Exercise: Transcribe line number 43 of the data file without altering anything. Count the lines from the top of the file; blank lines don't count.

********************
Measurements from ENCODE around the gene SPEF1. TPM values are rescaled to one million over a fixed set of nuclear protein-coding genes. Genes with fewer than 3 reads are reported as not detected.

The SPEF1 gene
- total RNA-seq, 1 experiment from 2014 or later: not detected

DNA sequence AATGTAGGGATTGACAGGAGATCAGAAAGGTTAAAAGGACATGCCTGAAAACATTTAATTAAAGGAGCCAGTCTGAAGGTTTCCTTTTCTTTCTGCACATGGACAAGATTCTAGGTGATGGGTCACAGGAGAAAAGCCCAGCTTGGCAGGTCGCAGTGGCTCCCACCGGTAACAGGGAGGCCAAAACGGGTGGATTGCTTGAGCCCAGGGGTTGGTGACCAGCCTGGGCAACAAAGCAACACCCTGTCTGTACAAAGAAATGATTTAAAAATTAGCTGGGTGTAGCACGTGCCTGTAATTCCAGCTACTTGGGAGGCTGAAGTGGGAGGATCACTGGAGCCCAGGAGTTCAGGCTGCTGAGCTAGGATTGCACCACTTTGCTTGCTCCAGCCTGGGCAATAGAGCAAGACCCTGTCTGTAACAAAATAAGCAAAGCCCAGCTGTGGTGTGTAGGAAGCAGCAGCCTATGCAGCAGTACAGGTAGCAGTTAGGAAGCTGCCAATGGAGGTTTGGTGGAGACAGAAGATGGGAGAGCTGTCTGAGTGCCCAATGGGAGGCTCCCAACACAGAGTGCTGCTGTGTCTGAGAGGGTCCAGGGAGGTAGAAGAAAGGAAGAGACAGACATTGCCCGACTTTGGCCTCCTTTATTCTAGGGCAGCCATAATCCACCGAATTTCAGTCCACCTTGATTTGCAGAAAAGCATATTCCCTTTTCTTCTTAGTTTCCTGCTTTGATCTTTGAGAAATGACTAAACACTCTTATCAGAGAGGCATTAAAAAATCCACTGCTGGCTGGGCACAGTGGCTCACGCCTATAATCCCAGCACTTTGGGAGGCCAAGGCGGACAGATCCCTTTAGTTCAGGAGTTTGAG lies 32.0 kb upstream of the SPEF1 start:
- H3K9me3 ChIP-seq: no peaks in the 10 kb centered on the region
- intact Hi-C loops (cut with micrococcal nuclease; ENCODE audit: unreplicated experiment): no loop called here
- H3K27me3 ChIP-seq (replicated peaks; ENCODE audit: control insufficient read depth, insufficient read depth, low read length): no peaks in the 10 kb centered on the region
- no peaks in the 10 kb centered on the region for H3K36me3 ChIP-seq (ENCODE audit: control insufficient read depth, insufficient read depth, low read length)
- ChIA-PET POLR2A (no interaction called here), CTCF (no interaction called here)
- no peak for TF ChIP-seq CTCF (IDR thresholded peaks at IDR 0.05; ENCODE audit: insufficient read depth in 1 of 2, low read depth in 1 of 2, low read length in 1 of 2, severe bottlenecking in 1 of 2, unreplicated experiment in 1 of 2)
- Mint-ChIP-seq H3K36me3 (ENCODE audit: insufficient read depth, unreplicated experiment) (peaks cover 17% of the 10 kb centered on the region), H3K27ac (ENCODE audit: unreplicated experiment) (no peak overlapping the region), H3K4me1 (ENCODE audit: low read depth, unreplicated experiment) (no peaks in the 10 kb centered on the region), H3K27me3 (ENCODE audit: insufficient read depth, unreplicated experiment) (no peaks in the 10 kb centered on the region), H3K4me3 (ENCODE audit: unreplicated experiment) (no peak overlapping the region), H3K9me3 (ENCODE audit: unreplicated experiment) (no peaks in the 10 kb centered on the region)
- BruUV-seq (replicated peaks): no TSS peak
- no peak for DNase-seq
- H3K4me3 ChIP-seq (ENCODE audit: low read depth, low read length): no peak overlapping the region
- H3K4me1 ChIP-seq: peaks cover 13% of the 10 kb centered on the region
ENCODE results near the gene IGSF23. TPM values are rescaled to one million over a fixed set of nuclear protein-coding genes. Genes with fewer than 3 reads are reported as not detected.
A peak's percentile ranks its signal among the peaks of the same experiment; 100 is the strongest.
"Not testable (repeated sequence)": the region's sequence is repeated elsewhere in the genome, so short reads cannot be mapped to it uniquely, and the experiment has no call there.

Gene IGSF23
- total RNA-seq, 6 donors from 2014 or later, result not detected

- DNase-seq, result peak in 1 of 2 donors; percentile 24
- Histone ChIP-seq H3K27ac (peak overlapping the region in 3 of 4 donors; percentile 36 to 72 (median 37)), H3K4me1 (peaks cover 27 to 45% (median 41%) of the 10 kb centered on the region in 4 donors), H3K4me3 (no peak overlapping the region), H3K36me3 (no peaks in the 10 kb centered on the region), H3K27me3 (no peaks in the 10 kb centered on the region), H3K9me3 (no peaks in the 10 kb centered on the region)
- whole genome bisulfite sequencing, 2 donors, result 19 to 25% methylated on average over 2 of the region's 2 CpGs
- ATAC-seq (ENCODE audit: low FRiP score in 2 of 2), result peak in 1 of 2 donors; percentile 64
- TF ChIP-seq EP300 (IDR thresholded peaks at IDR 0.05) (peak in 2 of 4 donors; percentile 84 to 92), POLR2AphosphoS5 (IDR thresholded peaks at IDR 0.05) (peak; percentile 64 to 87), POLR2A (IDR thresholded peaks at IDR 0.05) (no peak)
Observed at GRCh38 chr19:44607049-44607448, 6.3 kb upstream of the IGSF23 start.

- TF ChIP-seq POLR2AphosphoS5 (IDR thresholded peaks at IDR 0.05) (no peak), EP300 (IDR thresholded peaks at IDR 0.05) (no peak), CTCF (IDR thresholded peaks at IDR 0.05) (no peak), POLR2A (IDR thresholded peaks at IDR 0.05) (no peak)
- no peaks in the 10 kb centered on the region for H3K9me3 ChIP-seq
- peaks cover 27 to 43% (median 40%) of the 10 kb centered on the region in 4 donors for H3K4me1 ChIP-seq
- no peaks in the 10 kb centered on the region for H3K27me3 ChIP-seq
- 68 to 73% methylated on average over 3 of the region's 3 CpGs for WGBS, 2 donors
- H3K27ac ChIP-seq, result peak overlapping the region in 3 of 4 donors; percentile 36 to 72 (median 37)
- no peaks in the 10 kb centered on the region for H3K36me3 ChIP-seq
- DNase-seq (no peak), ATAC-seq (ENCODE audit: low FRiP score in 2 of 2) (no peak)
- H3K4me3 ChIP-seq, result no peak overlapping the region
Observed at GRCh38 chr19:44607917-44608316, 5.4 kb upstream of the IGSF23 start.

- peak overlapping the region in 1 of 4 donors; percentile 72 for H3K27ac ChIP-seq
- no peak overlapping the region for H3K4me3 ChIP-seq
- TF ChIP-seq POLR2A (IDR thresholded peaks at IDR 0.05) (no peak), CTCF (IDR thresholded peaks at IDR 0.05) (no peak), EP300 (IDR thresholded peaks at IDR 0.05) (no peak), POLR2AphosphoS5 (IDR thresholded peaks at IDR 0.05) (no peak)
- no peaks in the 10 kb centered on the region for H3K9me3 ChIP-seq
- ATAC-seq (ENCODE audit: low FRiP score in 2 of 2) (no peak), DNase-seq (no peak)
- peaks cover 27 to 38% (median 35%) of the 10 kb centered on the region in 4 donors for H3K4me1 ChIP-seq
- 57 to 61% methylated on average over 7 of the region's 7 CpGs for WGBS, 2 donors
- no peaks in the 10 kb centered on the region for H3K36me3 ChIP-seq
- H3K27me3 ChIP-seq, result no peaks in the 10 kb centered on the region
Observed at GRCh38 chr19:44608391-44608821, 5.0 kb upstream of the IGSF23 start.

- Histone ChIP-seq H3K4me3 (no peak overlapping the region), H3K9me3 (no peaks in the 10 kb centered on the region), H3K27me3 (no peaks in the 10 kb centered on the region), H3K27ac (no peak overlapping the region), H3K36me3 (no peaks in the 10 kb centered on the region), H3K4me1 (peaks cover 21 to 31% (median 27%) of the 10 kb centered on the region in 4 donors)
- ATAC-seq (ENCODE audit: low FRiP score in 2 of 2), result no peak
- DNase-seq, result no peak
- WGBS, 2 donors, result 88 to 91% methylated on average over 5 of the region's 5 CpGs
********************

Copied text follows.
- 57 to 61% methylated on average over 7 of the region's 7 CpGs for WGBS, 2 donors